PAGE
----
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When you approach companies you may be presented with a number of options. Insurance companies may decide to:
offer you travel insurance at their standard price
offer you travel insurance with a higher premium because you have or have had cancer
apply an excess
give you travel insurance, but with a ‘cancer-related exclusion’ - this means that you would not get cover for a claim that is related to your cancer (if you take any type of exclusion, you should make sure you understand exactly what you are and are not covered for)
not offer you travel insurance at all.
Buying travel insurance - a checklist
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It will make your search easier if you have certain information ready when you start looking for travel insurance.
The insurance company may ask some difficult or upsetting questions. For example, the company may ask about the likely outcome of your cancer (the prognosis). It may do this so it can decide whether it needs to ask you for more medical information.
Depending on how you feel about being asked these questions, you may want to contact only a couple of insurance companies at a time.
There are companies that specialise in insuring people with health conditions, and there are general insurance companies. Once you’ve spoken to a few companies about your situation, you may be able to decide which type is a better option for you.
Below, we’ve listed some of the things an insurance company will want to know, so you know what to have ready when you contact them. They may ask other questions too.
The names and ages of all the people you want to be insured by the policy. Some insurance companies will insist that family or friends travelling with you are insured on the same policy.
Your address and contact details.
Information about your trip
The country you’re visiting, and the length and type of journey you plan to take. If you have a choice about where you travel, you may want to consider visiting Europe rather than North America because the travel insurance could be cheaper.
How long you plan to stay abroad.
How far in advance you’re booking your trip. Some companies will charge you a higher premium if it’s a long time until your trip. This is because they believe there could be a higher risk of you making a claim for cancellation.
Any activities you’ll be doing that might be considered a higher risk, such as winter sports.
An insurance company may ask whether you have a pre-existing medical condition, such as cancer. If your answer is ‘yes’, you are likely to be asked more questions about this. Some companies call this their medical screening process.
An insurance company may ask you the following questions:
How long ago were you diagnosed with cancer?
Where is/was your cancer?
Has your cancer spread? If yes, where has it spread to?
Are you having treatment or taking any medication at the moment?
Have you had any surgery for cancer before?
Do you have any planned treatment for cancer? If so, when?
How many times have you seen a doctor (GP or cancer specialist) about your cancer? Some companies may ask you about the last time you visited your doctor for any reason, not just about visits related to your cancer. For example, if you’re going for check-ups to make sure you stay well, some companies may consider you a higher risk to insure.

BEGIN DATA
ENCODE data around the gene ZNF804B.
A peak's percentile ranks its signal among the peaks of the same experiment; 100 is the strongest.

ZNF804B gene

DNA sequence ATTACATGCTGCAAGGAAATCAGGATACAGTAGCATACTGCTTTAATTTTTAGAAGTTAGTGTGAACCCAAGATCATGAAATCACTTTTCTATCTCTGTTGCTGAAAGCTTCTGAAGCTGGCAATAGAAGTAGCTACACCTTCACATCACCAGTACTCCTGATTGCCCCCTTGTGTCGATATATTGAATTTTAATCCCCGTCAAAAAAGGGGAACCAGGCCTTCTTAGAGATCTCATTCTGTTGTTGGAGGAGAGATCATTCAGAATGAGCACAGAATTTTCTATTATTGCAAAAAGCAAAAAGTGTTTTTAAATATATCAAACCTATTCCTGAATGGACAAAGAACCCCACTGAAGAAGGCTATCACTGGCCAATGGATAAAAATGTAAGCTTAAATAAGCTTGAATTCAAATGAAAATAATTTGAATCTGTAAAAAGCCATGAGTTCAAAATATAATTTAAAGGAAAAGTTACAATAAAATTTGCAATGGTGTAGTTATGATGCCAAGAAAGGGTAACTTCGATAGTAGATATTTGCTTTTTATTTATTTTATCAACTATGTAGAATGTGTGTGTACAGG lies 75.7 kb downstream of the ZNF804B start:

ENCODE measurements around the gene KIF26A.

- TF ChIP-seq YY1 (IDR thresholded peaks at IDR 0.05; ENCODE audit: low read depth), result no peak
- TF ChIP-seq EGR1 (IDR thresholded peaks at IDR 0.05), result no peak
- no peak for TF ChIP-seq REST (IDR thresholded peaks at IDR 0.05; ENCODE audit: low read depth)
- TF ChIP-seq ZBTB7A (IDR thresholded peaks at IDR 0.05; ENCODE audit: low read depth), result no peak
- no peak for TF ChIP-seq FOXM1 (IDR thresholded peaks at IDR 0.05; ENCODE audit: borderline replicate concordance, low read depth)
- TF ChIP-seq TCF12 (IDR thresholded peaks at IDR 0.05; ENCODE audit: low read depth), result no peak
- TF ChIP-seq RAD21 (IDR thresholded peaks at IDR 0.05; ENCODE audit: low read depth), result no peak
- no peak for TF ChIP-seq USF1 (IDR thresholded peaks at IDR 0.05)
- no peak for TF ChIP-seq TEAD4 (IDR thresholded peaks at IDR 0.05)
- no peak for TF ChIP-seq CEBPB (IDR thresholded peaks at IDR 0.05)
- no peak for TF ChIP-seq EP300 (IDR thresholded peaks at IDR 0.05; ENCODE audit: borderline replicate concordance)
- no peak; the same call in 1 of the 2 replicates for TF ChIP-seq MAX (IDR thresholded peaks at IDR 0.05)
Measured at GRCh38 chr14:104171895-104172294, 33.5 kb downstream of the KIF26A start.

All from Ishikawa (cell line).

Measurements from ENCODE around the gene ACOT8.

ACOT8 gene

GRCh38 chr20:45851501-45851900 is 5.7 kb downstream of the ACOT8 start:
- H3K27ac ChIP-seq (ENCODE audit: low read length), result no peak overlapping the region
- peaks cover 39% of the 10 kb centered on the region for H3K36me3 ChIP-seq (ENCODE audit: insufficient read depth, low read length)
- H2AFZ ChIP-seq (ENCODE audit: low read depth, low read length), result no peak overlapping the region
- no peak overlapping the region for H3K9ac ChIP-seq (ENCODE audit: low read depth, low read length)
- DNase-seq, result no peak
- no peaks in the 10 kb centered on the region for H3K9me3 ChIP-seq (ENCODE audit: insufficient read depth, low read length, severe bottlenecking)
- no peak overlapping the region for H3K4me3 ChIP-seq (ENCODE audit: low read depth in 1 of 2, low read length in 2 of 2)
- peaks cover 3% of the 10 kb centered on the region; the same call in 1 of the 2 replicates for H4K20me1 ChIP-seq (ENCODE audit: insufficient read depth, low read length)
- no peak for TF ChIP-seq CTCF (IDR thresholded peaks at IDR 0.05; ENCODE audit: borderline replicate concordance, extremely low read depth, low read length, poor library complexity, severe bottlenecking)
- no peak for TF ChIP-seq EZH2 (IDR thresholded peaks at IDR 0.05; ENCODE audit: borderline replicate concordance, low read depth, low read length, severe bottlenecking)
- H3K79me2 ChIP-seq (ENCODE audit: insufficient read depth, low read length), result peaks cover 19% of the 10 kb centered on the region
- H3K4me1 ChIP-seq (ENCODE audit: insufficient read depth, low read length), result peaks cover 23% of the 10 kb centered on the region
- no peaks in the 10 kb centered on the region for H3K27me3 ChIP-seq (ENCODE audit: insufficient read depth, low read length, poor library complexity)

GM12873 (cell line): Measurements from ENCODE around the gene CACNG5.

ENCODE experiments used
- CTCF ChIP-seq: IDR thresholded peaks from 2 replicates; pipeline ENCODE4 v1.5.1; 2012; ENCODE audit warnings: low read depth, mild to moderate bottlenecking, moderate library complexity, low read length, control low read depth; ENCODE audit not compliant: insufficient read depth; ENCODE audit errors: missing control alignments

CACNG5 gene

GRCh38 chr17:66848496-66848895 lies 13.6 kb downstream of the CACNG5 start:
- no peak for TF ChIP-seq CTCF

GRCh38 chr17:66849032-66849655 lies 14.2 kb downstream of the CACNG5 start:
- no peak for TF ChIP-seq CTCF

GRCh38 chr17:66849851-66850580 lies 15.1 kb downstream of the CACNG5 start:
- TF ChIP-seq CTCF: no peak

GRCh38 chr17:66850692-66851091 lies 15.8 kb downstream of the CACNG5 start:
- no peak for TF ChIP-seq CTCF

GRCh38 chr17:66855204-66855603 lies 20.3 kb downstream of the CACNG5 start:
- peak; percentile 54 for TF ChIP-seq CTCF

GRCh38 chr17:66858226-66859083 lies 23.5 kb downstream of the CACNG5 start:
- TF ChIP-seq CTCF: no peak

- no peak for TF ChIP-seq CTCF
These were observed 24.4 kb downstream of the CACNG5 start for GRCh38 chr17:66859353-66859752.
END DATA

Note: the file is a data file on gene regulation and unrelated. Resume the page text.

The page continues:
What symptoms or side effects do you have now?
How advanced is your cancer? Some companies will ask you about your prognosis. This can be an upsetting question to answer, but prognosis may be one of the criteria that a company uses to decide who to cover.
A medical screening process over the phone usually takes 5-10 minutes. If you have, or have had, other conditions as well as cancer, you may be asked similar questions about these.
You should be aware that if you don’t tell the company information you could reasonably be expected to know when you buy a policy, any claim you make could be refused.
Different companies assess the results of the medical screening process in different ways. They will probably also differ in how much cover they’ll offer you. For this reason, it can be worth comparing offers from different travel insurance companies or getting advice from an insurance broker. Brokers don’t supply insurance themselves, but they can search for it on your behalf.
Some insurance companies and brokers specialise in providing insurance for people with medical problems. Their prices vary. Some may be very expensive and cost thousands of pounds, but others are much cheaper.
‘Fit for travel’ letter from your doctor
Some companies will ask for a letter from your doctor that says you’re well enough to travel. Some GPs will charge you if the travel insurance company contacts them to ask for a letter. So it’s often best if you ask your doctor for the letter yourself. It may save time if you get the letter before contacting insurance companies.
Taking medical equipment abroad
If you need to take any special medical equipment with you on holiday, make sure your insurance will cover this.
You may already have a travel insurance policy, for example a policy attached to your bank account. If you do, you may be required to tell the company if you have a pre-existing medical condition. This includes a cancer diagnosis. The company may decide not to insure you any more because of this. If you have a policy like this, it’s important to read the terms and conditions carefully.